"We could be selling a lot more products," he said. "It's slowed the whole housing world down."

Hart added that the company buys materials from companies in places such as Chile, Brazil, China and Indonesia.

"Our ports are so choked — even those countries like Chile are wanting to sell products elsewhere, wanting to keep them moving and get going," Hart said.

Developers, meanwhile, have at times had to delay move-in dates or install temporary appliances when they can't get products on time. If components like heat pumps or electrical boxes are scarce, local jurisdictions are forced to be more flexible about mandated timelines according to Ryan Makinster, director of policy and government affairs for the Home Builders Association of Metropolitan Portland.

"Our membership is having to work with local jurisdictions and building inspectors to make sure they can move along the building pipeline or process with the understanding they might not have everything they have to (have in order to) complete the inspection," he said.

Complicating matters further, Skip O'Neill, a Lake Oswego contractor, said there's been an increase in remodeling and building new homes during the pandemic.

"The supply chain issues started about the end of July and they have just gradually gotten worse," O'Neill said.

O'Neill recalled a wallpaper hanger notifying him they couldn't obtain wallpaper paste because there were no buckets available. He also saw painters having issues receiving paint and remembered when a person could walk in and paint stores would have the paint available the same day. Now, he says a commercial painter could wait up to two or three weeks to receive paint. O'Neill added that timelines to receive plumbing or lighting items — anything made offshore — have increased roughly threefold. Timelines for items made in U.S. factories, like windows and doors, have gone from a waiting period of six to eight weeks to 22-30 weeks, he said.

"If you're a smart builder, you kind of push the project out so you know you have all those items in, and then you start the project," O'Neill said.

Curtis Huson, the vice president of land acquisition and development for the developer Taylor Morrison, said garage doors, windows, shower enclosures and countertop materials are among the products frequently delayed. And he said that manufacturers will sometimes cancel a quote provided and raise the price due to the leverage they have. Home closing delays, he said, are about one month on average.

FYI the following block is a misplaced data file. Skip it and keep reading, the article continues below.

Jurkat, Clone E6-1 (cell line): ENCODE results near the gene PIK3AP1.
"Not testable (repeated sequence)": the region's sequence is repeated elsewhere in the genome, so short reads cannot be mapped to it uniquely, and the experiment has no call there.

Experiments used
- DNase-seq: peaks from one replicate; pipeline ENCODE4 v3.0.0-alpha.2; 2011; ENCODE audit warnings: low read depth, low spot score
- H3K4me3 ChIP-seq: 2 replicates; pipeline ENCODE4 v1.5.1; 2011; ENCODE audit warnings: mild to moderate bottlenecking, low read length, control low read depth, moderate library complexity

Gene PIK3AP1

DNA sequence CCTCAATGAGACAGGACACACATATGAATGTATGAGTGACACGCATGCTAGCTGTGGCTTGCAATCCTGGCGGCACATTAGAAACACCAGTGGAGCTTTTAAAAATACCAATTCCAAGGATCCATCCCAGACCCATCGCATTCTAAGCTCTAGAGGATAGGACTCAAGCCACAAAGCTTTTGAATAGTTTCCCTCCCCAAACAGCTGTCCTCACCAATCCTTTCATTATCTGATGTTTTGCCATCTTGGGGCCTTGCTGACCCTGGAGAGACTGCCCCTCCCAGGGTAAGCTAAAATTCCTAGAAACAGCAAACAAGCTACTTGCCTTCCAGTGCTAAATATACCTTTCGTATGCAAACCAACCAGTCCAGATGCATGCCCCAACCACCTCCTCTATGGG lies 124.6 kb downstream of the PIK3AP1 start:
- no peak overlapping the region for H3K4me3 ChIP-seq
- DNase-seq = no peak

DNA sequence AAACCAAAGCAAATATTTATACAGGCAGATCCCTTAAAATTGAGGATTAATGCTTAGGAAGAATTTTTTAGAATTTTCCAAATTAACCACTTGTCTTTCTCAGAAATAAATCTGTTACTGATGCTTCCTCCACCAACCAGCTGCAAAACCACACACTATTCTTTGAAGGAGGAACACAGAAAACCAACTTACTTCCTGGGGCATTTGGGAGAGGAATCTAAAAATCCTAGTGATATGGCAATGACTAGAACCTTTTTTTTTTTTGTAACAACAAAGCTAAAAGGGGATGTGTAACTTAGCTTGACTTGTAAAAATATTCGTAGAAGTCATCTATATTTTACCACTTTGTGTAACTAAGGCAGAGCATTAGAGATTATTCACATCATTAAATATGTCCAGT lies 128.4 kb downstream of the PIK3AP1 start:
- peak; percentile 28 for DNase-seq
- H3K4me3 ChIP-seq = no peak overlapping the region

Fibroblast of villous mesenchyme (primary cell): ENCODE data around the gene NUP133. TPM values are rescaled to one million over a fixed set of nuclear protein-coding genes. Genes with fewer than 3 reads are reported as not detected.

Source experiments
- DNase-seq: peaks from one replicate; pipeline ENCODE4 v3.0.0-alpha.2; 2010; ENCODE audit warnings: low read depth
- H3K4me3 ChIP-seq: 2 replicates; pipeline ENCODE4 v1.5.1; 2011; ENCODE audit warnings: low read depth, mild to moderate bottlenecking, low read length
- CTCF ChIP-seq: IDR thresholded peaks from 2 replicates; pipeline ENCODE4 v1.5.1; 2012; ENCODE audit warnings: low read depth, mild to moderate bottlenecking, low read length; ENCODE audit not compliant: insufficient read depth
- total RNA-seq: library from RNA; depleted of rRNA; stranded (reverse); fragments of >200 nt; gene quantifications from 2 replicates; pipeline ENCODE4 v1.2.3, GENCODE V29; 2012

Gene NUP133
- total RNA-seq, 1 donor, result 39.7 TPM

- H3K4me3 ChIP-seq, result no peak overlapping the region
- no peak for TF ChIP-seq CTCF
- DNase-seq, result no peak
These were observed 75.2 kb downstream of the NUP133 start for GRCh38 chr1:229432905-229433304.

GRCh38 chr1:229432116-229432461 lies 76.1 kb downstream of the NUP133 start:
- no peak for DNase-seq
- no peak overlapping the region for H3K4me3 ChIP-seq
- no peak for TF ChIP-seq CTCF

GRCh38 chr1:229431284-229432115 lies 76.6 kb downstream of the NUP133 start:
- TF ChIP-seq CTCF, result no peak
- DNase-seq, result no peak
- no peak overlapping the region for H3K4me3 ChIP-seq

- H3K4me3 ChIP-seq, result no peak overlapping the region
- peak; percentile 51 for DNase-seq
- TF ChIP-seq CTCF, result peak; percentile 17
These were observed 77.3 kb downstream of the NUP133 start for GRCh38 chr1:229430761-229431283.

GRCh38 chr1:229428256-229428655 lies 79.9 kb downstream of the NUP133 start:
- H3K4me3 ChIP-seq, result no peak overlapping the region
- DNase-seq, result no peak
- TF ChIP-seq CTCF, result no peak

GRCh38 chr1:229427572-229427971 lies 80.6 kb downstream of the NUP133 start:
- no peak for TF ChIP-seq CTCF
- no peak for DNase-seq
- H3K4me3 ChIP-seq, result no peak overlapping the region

"When we have supply chain delays, sometimes we do have to push out closings," he said. "To mitigate that we're trying to source additional materials or alternate materials to keep things on track and expand vendor partners to get us a better chance of getting that availability (of items) oftentimes at a premium expense to us in an effort to keep the project on track."

As has been reported extensively, home prices rose to new heights earlier this year. However, Huson said that for Taylor Morrison, the extra material and supply chain costs have oftentimes exceeded the increased revenue from home sales.

When will it end?

Daniel Wong, an instructor at Portland State University's Center for Executive and Professional Education, hopes the new year will bring about some normalcy. Following mass consumption during the holidays, there could be a slowdown in demand during the early months of 2022, he said. Plus, the shutdown in China during the Lunar New Year could ease the strain on ports.

"It gives us a pause so there's no container coming in while the Chinese shutdown is taking place. We can work through the congestion in the U.S. a little bit," he said.

According to Josh Lehner with the Oregon Office of Economic Analysis, the supply chain crunch is likely many months from subsiding. But it wasn't getting worse, at least as of October.

"The silver lining today is vendor delivery times are no longer worsening economy wide — they're terrible but not getting worse in recent months — and business investment is strong. Supply chain improvements should be coming, but we're a long way from normal," he wrote.

Another positive takeaway, according to Oregon Trucking Association President Janna Jarvis, is that this unique economic period has provided Americans a greater realization of the importance of the workers who keep the global chain connected.

"In many respects the average Oregonian now has a better sense of appreciation for the value the trucking industry brings to the economy, whereas I think many of them didn't think of that before," Jarvis said.

Since Lake Oswego's construction season is currently ending and many project prices were already locked in place prior to the upward trend on inflation, Rooney expects to see price hikes on paper during the next bidding cycle in spring.

"I think this subject isn't over," Rooney said. "I think it's growing as opposed to, 'Oh, it's calmed down.' It seems to be not exponentially growing, but it's growing."

Rooney added that what happens at a national level eventually trickles down to local communities.

"We're all in this together and we're doing the best we can, but we do need to be patient," Rooney said.